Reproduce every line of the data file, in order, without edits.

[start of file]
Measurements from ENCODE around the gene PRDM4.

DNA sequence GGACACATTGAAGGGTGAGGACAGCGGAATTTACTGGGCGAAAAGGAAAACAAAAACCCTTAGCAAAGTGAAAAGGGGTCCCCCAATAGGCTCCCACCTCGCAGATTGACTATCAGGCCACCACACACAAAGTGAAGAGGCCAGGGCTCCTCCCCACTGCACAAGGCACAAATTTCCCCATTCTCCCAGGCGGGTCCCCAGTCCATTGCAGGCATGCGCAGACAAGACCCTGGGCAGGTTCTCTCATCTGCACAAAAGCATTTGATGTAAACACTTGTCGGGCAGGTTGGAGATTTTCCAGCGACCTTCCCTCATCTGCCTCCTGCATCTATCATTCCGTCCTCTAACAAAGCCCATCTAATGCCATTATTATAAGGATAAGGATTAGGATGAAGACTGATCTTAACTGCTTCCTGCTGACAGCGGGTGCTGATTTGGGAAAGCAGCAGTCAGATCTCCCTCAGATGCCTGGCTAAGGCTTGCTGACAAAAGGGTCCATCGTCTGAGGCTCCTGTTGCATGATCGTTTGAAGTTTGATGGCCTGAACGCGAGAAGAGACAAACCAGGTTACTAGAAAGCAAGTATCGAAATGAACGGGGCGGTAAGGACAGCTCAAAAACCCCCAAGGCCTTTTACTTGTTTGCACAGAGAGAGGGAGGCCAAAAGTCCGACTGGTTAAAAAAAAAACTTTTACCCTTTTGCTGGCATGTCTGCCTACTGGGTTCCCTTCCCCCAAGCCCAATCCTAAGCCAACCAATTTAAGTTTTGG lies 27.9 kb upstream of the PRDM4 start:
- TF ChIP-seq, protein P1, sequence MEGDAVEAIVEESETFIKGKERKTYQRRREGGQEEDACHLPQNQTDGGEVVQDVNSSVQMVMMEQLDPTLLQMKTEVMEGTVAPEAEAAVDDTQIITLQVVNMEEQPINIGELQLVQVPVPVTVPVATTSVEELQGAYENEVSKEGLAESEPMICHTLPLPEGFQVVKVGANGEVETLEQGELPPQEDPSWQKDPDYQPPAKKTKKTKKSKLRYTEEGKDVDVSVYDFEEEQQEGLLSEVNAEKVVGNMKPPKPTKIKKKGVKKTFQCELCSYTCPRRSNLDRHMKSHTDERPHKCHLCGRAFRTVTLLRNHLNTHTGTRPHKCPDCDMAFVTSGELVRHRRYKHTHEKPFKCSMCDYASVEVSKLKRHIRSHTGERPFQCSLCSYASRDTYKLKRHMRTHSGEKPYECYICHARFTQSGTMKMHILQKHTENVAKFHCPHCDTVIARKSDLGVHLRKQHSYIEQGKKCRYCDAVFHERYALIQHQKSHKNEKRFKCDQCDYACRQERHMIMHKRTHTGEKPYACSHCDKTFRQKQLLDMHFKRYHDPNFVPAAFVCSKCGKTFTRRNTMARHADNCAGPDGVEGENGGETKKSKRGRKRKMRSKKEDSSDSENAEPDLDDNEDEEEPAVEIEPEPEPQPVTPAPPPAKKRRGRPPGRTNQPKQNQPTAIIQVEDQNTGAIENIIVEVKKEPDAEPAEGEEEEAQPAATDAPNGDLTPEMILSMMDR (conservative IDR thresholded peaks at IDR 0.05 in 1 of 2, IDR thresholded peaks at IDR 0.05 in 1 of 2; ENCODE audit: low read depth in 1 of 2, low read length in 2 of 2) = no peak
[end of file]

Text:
Measurements from ENCODE around the gene PRDM4.

DNA sequence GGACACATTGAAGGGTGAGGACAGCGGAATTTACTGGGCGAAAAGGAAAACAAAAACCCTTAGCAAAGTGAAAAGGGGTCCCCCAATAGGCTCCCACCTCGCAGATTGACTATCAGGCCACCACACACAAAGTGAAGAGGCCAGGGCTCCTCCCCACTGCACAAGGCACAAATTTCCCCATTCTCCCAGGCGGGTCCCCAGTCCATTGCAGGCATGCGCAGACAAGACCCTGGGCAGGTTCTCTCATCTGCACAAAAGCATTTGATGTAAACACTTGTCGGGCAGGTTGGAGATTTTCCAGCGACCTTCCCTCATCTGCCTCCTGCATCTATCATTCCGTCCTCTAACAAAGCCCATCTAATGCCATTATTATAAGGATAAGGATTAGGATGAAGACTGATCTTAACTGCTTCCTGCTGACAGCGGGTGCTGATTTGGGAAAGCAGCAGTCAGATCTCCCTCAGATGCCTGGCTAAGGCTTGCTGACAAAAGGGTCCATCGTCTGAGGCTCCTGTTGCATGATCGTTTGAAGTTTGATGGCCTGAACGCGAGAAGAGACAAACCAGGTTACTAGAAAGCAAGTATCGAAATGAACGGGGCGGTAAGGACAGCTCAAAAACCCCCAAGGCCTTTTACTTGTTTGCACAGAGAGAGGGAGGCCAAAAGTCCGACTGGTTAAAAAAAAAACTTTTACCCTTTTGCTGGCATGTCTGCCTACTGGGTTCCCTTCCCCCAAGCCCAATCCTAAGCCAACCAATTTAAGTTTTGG lies 27.9 kb upstream of the PRDM4 start:
- TF ChIP-seq, protein P1, sequence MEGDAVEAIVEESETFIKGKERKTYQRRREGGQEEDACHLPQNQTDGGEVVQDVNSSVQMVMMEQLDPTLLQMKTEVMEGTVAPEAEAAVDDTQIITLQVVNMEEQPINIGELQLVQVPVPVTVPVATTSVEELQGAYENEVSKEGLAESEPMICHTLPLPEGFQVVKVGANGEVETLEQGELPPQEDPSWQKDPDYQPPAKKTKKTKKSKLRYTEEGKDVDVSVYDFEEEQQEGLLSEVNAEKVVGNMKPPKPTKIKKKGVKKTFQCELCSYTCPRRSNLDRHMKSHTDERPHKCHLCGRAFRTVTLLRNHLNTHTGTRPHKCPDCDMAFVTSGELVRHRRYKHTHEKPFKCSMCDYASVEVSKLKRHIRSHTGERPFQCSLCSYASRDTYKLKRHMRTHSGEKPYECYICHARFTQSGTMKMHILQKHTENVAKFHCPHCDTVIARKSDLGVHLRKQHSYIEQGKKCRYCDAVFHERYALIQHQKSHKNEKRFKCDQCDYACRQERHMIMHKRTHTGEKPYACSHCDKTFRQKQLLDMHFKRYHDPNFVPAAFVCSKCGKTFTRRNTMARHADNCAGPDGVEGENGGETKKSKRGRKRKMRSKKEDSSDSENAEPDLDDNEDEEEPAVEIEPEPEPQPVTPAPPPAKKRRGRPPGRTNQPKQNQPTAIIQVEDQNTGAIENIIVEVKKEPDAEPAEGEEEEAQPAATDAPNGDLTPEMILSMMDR (conservative IDR thresholded peaks at IDR 0.05 in 1 of 2, IDR thresholded peaks at IDR 0.05 in 1 of 2; ENCODE audit: low read depth in 1 of 2, low read length in 2 of 2) = no peak